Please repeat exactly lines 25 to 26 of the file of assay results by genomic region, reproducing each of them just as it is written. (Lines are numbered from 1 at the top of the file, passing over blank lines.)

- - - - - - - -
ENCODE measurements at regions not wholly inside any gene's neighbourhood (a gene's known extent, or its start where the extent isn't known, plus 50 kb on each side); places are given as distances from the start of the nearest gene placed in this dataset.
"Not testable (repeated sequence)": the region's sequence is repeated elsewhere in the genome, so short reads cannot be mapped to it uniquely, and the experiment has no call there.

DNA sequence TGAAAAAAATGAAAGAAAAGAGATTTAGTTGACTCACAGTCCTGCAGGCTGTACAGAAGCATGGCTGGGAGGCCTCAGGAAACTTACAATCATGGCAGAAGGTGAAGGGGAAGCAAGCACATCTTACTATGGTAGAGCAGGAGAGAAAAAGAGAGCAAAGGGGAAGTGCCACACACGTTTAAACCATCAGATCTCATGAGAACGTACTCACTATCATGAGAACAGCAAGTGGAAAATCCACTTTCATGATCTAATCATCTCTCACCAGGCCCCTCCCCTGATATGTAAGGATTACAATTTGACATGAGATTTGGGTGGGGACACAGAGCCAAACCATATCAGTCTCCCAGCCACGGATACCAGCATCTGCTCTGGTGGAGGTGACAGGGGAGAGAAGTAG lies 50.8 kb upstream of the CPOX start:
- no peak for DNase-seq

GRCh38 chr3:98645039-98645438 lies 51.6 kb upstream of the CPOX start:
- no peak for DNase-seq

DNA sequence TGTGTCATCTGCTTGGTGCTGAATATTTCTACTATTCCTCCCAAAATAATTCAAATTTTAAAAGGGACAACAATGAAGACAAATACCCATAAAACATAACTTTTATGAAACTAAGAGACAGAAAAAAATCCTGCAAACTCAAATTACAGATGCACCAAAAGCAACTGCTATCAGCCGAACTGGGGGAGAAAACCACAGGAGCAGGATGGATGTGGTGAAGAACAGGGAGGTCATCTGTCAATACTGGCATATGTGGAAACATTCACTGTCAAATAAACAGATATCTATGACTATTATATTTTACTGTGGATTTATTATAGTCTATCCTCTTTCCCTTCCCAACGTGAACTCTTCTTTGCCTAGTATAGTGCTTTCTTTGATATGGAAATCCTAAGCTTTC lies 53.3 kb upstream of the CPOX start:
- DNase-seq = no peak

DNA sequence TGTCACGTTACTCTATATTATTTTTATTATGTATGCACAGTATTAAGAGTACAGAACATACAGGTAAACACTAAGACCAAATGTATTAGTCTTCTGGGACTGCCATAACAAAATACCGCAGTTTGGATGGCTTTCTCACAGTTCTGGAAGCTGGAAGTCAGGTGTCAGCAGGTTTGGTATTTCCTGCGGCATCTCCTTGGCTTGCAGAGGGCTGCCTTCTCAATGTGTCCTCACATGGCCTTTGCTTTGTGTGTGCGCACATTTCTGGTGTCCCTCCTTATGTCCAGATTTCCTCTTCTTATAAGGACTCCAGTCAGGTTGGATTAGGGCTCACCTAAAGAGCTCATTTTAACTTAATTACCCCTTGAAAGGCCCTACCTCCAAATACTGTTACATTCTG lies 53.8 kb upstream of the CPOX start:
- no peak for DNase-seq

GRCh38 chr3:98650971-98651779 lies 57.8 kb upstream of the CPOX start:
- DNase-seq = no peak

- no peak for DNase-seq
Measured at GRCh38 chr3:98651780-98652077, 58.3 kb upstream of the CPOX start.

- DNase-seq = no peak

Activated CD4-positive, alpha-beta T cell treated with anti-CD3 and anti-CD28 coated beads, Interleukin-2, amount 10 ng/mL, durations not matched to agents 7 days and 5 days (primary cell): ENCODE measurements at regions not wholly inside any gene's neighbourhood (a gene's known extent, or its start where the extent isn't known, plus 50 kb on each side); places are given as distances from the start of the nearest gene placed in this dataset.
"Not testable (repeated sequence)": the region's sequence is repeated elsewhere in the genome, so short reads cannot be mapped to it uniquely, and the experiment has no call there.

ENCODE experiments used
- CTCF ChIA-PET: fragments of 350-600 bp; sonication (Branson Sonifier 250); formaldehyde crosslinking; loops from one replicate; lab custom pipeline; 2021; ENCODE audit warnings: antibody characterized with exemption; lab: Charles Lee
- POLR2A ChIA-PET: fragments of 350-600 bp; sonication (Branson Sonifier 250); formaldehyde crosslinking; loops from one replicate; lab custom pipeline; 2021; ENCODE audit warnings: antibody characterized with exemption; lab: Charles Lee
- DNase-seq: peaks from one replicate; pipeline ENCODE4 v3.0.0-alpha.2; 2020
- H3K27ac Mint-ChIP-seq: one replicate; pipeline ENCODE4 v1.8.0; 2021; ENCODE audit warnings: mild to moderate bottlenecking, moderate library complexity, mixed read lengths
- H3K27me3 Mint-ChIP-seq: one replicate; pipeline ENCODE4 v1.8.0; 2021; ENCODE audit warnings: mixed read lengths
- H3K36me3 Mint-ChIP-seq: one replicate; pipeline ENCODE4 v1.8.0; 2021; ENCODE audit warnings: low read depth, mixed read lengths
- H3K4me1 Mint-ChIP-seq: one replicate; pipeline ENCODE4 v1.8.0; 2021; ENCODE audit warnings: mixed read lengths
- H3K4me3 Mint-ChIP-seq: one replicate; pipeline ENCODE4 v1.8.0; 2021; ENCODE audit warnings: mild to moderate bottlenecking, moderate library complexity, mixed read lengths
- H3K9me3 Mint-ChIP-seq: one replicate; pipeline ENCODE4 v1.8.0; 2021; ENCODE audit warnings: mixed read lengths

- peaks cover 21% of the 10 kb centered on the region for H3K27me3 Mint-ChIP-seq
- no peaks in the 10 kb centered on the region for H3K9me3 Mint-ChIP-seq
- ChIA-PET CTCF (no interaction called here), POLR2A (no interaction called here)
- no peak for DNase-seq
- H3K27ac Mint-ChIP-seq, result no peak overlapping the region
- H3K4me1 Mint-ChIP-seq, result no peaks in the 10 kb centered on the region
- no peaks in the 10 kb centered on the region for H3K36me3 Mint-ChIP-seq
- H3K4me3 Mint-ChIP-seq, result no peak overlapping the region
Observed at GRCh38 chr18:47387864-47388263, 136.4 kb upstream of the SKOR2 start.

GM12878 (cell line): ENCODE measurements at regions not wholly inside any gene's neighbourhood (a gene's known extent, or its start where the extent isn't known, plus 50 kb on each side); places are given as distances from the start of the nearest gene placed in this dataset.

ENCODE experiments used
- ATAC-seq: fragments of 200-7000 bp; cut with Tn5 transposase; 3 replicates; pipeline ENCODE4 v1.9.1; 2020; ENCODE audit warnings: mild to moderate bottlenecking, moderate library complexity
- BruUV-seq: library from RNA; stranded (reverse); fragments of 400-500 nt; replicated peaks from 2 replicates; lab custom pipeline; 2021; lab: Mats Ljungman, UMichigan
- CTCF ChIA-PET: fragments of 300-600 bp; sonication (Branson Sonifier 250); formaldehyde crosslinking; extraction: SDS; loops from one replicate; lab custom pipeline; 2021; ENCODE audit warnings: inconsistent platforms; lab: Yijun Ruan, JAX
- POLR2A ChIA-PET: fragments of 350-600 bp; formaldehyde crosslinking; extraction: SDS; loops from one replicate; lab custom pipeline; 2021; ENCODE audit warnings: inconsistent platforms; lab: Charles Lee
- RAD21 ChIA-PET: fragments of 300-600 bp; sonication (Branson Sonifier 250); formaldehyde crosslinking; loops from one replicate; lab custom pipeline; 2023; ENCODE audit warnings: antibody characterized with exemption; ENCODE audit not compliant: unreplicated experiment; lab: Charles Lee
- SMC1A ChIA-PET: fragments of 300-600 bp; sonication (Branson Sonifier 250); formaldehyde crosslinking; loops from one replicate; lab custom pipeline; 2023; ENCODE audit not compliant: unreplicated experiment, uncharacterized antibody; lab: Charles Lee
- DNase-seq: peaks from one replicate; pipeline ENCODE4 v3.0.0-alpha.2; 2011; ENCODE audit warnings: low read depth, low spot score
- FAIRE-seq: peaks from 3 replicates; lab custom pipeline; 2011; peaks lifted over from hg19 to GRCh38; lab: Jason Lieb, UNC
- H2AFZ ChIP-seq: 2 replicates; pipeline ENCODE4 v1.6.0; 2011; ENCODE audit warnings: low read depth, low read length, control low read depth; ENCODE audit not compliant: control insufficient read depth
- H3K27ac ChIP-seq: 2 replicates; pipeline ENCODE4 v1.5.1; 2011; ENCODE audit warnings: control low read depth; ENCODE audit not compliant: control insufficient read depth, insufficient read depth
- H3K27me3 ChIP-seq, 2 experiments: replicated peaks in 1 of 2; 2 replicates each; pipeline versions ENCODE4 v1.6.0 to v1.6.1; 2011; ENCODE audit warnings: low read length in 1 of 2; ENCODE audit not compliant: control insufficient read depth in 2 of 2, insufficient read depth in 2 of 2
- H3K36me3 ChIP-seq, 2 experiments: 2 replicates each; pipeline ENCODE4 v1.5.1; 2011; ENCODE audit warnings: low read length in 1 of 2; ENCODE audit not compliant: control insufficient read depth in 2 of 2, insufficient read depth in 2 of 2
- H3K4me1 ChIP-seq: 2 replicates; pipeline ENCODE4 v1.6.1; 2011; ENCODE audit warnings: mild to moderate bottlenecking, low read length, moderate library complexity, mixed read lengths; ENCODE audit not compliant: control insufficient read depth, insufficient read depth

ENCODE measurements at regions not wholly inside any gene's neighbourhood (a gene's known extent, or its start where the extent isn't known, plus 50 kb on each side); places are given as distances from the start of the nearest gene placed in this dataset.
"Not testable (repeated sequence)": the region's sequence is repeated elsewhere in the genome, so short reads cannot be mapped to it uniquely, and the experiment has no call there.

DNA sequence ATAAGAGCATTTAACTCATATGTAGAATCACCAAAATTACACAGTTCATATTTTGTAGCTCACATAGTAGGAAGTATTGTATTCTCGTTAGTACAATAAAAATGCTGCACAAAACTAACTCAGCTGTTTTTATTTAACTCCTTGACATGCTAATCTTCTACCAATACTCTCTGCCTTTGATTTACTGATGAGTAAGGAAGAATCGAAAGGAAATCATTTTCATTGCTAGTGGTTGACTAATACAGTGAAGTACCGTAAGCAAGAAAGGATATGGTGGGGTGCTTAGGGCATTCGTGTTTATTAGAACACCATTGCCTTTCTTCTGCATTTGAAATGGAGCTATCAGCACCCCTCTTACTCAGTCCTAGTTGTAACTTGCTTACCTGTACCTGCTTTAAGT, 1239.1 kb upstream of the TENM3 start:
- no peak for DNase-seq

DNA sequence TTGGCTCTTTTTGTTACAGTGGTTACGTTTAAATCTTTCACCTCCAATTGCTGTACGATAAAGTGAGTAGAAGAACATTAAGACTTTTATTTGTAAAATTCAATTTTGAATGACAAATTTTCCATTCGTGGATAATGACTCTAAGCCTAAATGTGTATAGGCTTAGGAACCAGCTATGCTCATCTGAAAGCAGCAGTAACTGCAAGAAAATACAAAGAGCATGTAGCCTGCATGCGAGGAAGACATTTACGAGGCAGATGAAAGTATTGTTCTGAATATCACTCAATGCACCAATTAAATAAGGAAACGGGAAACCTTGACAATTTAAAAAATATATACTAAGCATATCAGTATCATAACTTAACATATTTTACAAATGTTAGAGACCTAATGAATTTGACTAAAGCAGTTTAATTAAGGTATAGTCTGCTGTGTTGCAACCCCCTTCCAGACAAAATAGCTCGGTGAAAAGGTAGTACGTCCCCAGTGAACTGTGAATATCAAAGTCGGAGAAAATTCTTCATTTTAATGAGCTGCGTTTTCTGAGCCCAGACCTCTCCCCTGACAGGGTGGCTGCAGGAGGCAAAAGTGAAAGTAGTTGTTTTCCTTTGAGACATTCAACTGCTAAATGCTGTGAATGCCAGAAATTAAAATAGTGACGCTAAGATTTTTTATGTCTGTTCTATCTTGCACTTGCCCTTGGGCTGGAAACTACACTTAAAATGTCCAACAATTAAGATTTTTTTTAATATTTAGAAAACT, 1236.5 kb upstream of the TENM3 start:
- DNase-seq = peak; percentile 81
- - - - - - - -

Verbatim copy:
- H3K4me1 Mint-ChIP-seq: one replicate; pipeline ENCODE4 v1.8.0; 2021; ENCODE audit warnings: mixed read lengths
- H3K4me3 Mint-ChIP-seq: one replicate; pipeline ENCODE4 v1.8.0; 2021; ENCODE audit warnings: mild to moderate bottlenecking, moderate library complexity, mixed read lengths